Trustees at the Calgary Board of Education voted unanimously Tuesday in favour of making their mission statement more inclusive to LGBTQ+ students.
The first reading of a motion — to make the CBE's mission statement gender-neutral by using the words they and them instead of his or her — passed unanimously at the public board meeting.
"By sharing pronouns we are creating a safe space for LGBTQ2+ students, staff and families to share their pronouns and to be respected for who they are and how they wish to be called and acknowledged, not just who we assume them to be," said trustee Julie Hrdlicka who brought the motion forward.
Hrdlicka's motion was praised by fellow colleagues, including trustee Richard Hehr, who said he took a great deal of pride in supporting the motion.
"We are among the leaders in moving towards a better world," he said.
Lindsay Peace, mother to a transgender son and founder of LBGTQ+ advocacy group the Skipping Stone Foundation, said she's glad to see the CBE stepping up in this way.
"It means that they're recognized and they're seen, and so often that's a problem — that they aren't," she said. "To have that be in the mission statement that says we see you, we know you`re there and we support you. That's a pretty big deal for a kid."
Hrdlicka said language matters and the change would make LGBTQ+ students feel more included and safer at school.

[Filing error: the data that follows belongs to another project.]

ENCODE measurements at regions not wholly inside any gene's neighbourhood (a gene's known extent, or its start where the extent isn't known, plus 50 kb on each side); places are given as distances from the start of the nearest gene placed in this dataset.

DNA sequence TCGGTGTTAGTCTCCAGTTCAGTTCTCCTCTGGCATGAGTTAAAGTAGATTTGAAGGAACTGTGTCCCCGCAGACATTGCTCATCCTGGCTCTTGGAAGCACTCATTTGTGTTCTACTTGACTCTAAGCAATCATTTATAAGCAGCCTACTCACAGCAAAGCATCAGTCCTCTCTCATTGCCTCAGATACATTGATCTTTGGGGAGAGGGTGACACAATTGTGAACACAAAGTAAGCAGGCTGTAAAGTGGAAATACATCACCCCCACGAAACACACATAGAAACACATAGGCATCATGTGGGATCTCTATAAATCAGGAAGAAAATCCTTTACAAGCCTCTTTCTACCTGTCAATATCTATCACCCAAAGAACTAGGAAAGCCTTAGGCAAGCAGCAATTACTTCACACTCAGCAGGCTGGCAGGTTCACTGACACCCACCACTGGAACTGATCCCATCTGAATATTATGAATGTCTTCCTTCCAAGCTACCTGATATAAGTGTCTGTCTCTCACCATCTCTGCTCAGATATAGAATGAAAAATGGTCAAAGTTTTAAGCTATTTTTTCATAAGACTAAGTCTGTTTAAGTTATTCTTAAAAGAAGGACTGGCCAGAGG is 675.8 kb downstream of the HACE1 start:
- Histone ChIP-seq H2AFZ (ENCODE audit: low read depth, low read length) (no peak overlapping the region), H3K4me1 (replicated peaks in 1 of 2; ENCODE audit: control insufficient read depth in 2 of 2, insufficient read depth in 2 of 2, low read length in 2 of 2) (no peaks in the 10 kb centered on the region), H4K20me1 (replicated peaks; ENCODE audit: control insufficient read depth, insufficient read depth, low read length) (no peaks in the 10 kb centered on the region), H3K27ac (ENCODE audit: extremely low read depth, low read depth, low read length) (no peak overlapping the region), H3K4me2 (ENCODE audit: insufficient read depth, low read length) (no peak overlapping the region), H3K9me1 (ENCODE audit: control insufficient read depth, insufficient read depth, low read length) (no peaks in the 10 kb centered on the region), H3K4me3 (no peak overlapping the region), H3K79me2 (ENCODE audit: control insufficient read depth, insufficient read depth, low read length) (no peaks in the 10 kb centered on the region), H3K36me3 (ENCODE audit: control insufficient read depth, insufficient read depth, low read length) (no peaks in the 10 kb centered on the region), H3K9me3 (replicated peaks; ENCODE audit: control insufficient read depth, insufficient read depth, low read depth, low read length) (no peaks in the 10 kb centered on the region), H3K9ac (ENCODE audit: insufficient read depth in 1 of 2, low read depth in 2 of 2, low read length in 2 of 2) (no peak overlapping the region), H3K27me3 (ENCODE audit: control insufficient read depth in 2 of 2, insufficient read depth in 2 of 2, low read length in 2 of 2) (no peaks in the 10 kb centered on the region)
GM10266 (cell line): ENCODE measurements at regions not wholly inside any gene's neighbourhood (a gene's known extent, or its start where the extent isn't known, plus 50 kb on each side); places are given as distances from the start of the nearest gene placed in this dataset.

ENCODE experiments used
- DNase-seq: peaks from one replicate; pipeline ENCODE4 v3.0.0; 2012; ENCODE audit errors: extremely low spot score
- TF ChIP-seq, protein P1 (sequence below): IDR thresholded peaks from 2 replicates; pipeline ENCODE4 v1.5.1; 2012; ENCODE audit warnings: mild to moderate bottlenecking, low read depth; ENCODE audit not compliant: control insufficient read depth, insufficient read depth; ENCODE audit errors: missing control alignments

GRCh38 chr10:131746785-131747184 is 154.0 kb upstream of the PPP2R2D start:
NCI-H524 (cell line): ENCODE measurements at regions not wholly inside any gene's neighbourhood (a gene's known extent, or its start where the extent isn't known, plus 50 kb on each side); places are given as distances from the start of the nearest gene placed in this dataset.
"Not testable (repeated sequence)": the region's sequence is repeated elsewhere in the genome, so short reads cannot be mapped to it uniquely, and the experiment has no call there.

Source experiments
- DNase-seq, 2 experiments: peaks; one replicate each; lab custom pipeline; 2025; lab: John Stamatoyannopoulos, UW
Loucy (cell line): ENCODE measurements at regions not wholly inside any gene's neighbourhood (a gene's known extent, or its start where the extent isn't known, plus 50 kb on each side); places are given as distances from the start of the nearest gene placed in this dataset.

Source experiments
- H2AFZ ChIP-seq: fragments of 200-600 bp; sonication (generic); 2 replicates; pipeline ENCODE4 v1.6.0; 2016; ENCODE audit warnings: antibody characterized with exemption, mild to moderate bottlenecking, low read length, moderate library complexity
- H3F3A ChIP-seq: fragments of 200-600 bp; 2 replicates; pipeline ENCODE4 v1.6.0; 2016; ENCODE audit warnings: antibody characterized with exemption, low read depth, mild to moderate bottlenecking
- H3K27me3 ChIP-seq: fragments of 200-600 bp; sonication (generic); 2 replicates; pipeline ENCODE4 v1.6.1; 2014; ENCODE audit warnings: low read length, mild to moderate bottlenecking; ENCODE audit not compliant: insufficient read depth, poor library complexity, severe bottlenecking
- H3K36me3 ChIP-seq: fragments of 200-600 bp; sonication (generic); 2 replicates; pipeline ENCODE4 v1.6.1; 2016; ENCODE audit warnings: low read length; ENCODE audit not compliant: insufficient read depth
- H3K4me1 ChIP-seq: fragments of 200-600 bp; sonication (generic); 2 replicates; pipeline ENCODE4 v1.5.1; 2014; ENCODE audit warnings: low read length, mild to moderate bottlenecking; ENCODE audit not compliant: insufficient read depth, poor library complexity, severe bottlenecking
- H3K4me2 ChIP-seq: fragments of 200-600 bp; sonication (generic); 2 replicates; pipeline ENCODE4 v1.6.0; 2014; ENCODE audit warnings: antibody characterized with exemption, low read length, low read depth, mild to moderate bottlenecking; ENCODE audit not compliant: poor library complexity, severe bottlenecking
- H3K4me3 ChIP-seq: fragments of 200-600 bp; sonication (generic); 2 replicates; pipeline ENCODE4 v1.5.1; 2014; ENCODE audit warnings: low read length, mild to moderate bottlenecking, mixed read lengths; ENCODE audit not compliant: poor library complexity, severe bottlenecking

"Because if you're in a space where you feel unsafe or unaccepted, then how can you learn?" she said.
David Stevenson, chief superintendent of the CBE, said the words in the board's mission statement is more than just a plaque on the wall.
"It is something that guides our thinking, our planning and our execution of our mandate," he said.
During the debate on the motion, trustees only questioned if there were more ways to make the mission statement inclusive for students.
Trustee Marilyn Dennis suggested they look at removing his and her and replacing it with the word all.
The CBE's current mission statement reads:
"Each student, in keeping with his or her individual abilities and gifts, will complete high school with a foundation of learning necessary to thrive in life, work and continued learning."
Administration has now been tasked with putting together an impact statement for trustees. It will detail the financial impacts of changing all plaques and such, as well as offer research into possible wording changes, including they, them, each and all.
In February, administration will present its findings and the motion will be read for a second time. If passed, the changes would then be made.
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